Sid Meier's Civilization

In my last post, I ranted a little bit about some of the major frustrations that I have with the way that Civilization games have historically dealt with difficulty levels. In summary, I identified three problems that I feel make it less enjoyable to play the game on higher difficulties, even if the lower difficulties still feel too easy. The three problems are:

In this post, I'd like to provide some more constructive criticism by discussing some of the thoughts and ideas that I've had for possibly resolving these three problems. These ideas include providing a wider range of options for customizing the difficulty level and game experience to suit the individual player's tastes and style, and to provide a wider (and more open-ended) set of game-long challenges.

Alternative solutions to game difficulty

So what could the developers do about these problems?

Well, the problem of game pacing could possibly be solved by inverting the handicap such that instead of speeding up the A.I.s' progress through the game, the player is slowed down. This could be accomplished by slowing down the human player's tech and civic progress, and by negatively handicapping some of the human player's yields. This would allow the A.I.s to progress at a more historically-appropriate rate, and overall game length would remain similar across all difficulties.

Civilization VI - Ship Building to Cartography
Padding out sparse areas of the tech and civics trees could mitigate the ability to beeline to later eras.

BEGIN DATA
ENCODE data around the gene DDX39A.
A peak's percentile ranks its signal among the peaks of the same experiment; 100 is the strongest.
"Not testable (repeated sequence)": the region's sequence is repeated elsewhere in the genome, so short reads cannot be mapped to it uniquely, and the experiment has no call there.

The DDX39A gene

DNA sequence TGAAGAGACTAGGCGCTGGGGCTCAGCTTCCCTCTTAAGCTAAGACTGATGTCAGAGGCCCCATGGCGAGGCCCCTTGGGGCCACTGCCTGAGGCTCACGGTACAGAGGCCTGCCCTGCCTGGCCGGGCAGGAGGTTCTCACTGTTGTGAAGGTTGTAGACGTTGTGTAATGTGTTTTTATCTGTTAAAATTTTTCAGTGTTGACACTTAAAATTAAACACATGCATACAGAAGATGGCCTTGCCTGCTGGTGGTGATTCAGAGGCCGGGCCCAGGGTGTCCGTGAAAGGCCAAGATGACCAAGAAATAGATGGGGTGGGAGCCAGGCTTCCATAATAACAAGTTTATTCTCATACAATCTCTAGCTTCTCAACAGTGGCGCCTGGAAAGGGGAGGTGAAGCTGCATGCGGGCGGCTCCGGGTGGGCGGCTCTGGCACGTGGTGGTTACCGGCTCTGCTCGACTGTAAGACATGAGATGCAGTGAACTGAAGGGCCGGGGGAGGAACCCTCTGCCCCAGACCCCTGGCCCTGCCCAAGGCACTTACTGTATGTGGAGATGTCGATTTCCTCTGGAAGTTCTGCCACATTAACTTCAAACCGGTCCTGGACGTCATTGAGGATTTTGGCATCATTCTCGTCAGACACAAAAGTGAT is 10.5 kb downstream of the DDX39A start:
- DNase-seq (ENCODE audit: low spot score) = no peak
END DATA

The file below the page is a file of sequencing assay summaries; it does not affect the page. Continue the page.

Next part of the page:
Rapid era progression could also be somewhat mitigated by padding out the tech and civics trees a little bit more. Beelining to the Renaissance via the "Cartography" technology is common for civs like England and Norway. There's a few ways to limit this. One simple way would be to simply make "Cartography" require either "Education" or "Military Tactics". Another way would be to have a technology between "Ship Building" and "Cartography" -- such as an "Optics" technology that unlocks an upgrade to the Scout, or a "Lateen Sail" technology that unlocks a medieval naval unit like the Cog, Hulk, Junk, or Galleass (or move the Caravel up to "Lateen Sails" but don't give it ocean-crossing abilities until "Cartography").

Customization, options, and difficulty settings

As for resolving the other issues presented by high difficulty levels, my preference would be for the developers to add more customization and tuning options for players so that we can tailor the gameplay experience and challenges more to our liking.

Civilization VI - advanced settings
Civ VI has limited customization options.